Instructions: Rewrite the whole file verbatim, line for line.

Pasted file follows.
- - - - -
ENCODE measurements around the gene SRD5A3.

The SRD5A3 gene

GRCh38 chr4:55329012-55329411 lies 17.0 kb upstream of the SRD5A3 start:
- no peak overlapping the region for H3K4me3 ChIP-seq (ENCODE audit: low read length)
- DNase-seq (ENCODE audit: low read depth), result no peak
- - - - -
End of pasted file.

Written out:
ENCODE measurements around the gene SRD5A3.

The SRD5A3 gene

GRCh38 chr4:55329012-55329411 lies 17.0 kb upstream of the SRD5A3 start:
- no peak overlapping the region for H3K4me3 ChIP-seq (ENCODE audit: low read length)
- DNase-seq (ENCODE audit: low read depth), result no peak